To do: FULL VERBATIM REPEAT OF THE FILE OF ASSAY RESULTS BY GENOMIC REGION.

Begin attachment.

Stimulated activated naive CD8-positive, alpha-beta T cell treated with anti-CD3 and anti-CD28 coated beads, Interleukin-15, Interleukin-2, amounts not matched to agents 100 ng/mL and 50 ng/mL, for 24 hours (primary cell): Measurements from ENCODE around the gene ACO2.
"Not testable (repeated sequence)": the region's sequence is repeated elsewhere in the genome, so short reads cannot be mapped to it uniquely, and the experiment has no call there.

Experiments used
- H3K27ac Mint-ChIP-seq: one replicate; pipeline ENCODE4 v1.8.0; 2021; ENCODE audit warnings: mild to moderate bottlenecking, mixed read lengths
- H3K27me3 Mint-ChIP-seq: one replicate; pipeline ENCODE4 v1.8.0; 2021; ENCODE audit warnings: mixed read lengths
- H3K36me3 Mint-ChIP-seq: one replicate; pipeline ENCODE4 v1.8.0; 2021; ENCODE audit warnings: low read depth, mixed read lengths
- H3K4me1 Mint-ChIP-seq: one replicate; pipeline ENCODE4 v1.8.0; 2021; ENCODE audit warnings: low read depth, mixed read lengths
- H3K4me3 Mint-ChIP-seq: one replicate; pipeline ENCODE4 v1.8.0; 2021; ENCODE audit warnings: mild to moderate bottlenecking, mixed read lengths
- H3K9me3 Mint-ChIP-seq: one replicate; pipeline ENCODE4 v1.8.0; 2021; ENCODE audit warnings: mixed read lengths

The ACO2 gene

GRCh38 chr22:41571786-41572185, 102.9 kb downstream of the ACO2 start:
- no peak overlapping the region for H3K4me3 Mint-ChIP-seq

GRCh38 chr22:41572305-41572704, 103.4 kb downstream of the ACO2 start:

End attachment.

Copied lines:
Stimulated activated naive CD8-positive, alpha-beta T cell treated with anti-CD3 and anti-CD28 coated beads, Interleukin-15, Interleukin-2, amounts not matched to agents 100 ng/mL and 50 ng/mL, for 24 hours (primary cell): Measurements from ENCODE around the gene ACO2.
"Not testable (repeated sequence)": the region's sequence is repeated elsewhere in the genome, so short reads cannot be mapped to it uniquely, and the experiment has no call there.

Experiments used
- H3K27ac Mint-ChIP-seq: one replicate; pipeline ENCODE4 v1.8.0; 2021; ENCODE audit warnings: mild to moderate bottlenecking, mixed read lengths
- H3K27me3 Mint-ChIP-seq: one replicate; pipeline ENCODE4 v1.8.0; 2021; ENCODE audit warnings: mixed read lengths
- H3K36me3 Mint-ChIP-seq: one replicate; pipeline ENCODE4 v1.8.0; 2021; ENCODE audit warnings: low read depth, mixed read lengths
- H3K4me1 Mint-ChIP-seq: one replicate; pipeline ENCODE4 v1.8.0; 2021; ENCODE audit warnings: low read depth, mixed read lengths
- H3K4me3 Mint-ChIP-seq: one replicate; pipeline ENCODE4 v1.8.0; 2021; ENCODE audit warnings: mild to moderate bottlenecking, mixed read lengths
- H3K9me3 Mint-ChIP-seq: one replicate; pipeline ENCODE4 v1.8.0; 2021; ENCODE audit warnings: mixed read lengths

The ACO2 gene

GRCh38 chr22:41571786-41572185, 102.9 kb downstream of the ACO2 start:
- no peak overlapping the region for H3K4me3 Mint-ChIP-seq

GRCh38 chr22:41572305-41572704, 103.4 kb downstream of the ACO2 start: